Scientists discover surprising immune cell activity that may be limiting immunotherapy

October 30, 2017
Researchers have uncovered a surprising process within a key immune cell that may help explain the limitations of immunotherapy as a cancer treatment.

Itch maintains regulatory T cell stability

October 26, 2013
Regulatory T cells (Tregs) function to suppress immune responses of other cells, and their dysfunction has been associated with development of immune disorders. Recent studies suggest that Tregs maintain plasticity even after ...

Balancing T cell populations

November 25, 2013
Depending on the signals received, naïve T cells are able to differentiate into mature T cell populations, which play different roles in the immune system. For example, regulatory T cells (Tregs) are important for tamping ...

Researchers discover key driver of atopic dermatitis

January 17, 2018
Severe eczema, also known as atopic dermatitis, is a chronic inflammatory skin condition that is driven by an allergic reaction. In their latest study, researchers at La Jolla Institute reveal an important player that promotes ...

Recommended for you

Protein police keep the immune system in check

December 17, 2018
Our immune systems defend our bodies against dangerous invaders and help clean up when damage is done. But if our bold protectors are left unsupervised, they sometimes do their jobs too well and end up harming healthy tissues. ...

New, rapid and robust method for single cell profiling

December 17, 2018
Many of the cell types in our bodies work in obscure ways that science does not yet fully understand. That also goes for immune cells, which are vital for protecting us against serious diseases.

Probiotic gives long-standing protection against childhood eczema, study finds

December 17, 2018
Giving a probiotic supplement to pregnant mothers and their infants significantly reduces the chances of a child developing eczema for the first 11 years of their life, researchers have shown.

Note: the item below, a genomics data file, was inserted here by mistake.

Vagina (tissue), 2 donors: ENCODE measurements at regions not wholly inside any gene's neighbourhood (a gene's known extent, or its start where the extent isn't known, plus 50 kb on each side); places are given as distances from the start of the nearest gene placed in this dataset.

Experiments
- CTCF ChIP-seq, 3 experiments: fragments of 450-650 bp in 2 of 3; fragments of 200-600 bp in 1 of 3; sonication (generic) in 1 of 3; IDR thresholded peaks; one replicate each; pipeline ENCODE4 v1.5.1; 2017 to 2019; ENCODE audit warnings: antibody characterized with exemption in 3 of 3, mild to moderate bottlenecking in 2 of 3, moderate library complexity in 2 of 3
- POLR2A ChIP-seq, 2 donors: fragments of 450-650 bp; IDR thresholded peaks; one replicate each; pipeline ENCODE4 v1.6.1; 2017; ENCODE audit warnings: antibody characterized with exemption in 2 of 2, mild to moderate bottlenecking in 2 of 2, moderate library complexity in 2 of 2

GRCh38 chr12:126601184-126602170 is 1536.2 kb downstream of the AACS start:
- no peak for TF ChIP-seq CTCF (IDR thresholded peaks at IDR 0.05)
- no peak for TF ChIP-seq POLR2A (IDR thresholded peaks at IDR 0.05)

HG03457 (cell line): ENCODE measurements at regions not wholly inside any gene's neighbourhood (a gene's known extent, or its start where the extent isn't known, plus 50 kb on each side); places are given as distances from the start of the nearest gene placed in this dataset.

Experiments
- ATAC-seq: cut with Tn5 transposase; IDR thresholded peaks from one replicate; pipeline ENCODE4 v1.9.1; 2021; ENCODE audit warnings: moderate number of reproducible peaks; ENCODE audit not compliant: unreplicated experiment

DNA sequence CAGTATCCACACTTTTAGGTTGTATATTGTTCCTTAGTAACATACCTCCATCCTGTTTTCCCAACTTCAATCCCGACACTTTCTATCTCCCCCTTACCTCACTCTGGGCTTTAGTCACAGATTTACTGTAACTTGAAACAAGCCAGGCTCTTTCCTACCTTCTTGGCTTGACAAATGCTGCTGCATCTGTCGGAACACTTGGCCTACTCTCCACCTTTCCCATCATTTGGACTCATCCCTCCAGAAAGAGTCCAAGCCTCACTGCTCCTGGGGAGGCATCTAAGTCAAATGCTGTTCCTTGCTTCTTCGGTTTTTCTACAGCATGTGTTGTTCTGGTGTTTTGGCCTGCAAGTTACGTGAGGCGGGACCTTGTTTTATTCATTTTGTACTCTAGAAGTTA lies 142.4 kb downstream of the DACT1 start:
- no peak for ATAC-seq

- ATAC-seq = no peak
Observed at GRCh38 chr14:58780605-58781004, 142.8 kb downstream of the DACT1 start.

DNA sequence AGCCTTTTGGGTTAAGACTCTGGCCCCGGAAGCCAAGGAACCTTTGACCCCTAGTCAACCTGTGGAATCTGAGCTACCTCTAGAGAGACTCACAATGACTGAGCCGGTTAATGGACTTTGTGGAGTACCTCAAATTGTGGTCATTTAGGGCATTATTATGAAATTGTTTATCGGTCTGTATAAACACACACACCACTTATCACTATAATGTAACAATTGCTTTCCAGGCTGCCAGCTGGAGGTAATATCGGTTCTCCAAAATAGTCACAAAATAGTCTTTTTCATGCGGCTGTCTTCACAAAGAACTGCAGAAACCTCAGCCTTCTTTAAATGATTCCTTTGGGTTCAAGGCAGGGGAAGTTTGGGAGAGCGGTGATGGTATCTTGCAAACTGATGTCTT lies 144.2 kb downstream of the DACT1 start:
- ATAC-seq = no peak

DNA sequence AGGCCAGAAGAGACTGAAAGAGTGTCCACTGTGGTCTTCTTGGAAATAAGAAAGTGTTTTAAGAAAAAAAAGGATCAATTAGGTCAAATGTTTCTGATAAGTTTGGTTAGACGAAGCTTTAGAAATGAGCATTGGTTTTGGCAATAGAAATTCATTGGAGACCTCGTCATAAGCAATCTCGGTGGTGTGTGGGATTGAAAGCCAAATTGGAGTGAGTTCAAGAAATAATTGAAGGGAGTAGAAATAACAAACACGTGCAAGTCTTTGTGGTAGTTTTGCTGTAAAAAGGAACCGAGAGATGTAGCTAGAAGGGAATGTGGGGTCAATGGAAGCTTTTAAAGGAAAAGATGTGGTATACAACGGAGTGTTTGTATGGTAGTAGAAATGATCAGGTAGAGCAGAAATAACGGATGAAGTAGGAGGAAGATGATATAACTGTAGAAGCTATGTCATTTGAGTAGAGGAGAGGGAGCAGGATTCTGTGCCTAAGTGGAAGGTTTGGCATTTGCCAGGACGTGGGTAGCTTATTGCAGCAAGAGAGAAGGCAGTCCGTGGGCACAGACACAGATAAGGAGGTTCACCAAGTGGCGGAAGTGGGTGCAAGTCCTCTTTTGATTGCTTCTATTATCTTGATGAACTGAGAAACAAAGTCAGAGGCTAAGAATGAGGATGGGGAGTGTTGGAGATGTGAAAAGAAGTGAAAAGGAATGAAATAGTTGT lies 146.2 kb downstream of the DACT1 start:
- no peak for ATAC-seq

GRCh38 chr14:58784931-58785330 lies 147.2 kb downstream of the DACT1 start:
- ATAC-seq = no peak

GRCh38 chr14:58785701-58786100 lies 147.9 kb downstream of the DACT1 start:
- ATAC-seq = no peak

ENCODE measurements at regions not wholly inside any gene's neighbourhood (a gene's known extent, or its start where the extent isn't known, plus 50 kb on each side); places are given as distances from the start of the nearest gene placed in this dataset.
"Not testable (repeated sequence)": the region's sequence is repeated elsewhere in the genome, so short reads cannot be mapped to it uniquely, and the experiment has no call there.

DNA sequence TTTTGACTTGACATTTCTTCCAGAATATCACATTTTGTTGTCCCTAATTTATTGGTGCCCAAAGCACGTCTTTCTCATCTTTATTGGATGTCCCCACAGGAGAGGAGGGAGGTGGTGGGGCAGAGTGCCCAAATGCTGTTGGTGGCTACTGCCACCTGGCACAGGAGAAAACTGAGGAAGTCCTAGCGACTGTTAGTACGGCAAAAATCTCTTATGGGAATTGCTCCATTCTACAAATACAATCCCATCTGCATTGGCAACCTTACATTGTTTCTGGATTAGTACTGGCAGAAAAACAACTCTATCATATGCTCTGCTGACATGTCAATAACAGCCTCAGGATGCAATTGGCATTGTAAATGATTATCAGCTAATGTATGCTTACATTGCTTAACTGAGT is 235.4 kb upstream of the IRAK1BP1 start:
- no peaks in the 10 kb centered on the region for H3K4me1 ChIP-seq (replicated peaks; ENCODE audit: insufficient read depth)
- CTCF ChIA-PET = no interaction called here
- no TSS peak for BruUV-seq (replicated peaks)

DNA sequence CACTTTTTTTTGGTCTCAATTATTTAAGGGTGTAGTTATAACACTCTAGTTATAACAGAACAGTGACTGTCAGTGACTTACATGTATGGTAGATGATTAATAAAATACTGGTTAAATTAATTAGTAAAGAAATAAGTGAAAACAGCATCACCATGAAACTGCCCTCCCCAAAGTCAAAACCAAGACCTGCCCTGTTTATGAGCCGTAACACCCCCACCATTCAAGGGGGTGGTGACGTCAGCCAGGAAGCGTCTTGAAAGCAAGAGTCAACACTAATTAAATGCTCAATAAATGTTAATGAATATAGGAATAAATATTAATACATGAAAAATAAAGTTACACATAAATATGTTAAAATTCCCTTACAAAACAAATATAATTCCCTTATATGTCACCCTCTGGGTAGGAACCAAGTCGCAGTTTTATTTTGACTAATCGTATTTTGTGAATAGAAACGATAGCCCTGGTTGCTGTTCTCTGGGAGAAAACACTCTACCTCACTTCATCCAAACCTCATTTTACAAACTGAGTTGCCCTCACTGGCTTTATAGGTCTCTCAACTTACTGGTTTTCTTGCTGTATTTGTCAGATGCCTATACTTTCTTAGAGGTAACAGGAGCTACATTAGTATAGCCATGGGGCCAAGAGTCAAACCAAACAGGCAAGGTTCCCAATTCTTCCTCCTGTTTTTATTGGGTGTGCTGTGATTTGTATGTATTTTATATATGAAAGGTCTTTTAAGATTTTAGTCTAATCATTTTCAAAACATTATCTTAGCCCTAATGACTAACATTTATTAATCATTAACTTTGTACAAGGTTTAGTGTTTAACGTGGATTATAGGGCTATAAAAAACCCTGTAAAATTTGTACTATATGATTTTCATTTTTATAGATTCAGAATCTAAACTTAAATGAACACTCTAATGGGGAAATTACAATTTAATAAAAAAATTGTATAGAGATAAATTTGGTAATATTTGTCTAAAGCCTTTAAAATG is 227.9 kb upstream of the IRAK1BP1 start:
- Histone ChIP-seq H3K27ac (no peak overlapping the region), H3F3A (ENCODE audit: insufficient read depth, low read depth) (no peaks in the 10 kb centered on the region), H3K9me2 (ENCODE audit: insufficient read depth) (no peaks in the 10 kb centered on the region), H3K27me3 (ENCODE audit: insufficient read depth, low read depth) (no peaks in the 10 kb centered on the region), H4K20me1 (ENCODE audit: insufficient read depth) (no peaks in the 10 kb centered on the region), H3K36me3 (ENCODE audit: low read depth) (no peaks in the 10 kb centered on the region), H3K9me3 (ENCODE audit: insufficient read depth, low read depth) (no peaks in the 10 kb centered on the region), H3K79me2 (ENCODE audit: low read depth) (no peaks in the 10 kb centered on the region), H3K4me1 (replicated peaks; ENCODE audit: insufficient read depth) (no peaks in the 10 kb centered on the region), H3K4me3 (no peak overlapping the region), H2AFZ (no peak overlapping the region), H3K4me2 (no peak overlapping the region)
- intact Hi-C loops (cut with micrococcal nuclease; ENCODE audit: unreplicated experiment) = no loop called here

RNA processing and antiviral immunity

December 14, 2018
The RIG-I like receptors (RLRs) are intracellular enzyme sentries that detect viral infection and initiate a first line of antiviral defense. The cellular molecules that activate RLRs in vivo are not clear.

The 'greying' of T cells: Scientists pinpoint metabolic pathway behind age-related immunity loss

December 13, 2018
The elderly suffer more serious complications from infections and benefit less from vaccination than the general population. Scientists have long known that a weakened immune system is to blame but the exact mechanisms behind ...

Scientists create most accurate tool yet developed to predict asthma in young children

December 13, 2018
Scientists at Cincinnati Children's Hospital Medical Center have created and tested a decision tool that appears to be the most accurate, non-invasive method yet developed to predict asthma in young children.

1 comment

Adjust slider to filter visible comments by rank

Display comments: newest first

KBK
not rated yet Mar 06, 2018
How about we get rid of the many thousands upon thousands of allowed inorganic and chemical stew based additives that are tested in isolation but never together.

Even thought they all exist in the food together and over the long term represent a LD50 of some horrid sort. Some weasel work in the proving and testing, this singular testing, is.

Then remove the chemical stew that is the environment, which plays at least as big a part.

Maybe put the originally present nutrients back into the food, whee modern foods are extremely nutrient poor compared to the food of old..

Then take a look at the incidence of eczema again.

go back to first cause analysis, go after source, not symptom.

which the medical industry hates... as it lives, like a parasite... off of long term permanent injury that pays them forever. They will have no truck with cures, as cures kill their multi-trillion dollar business model.

Please sign in to add a comment. Registration is free, and takes less than a minute. Read more

Click here to reset your password.
Sign in to get notified via email when new comments are made.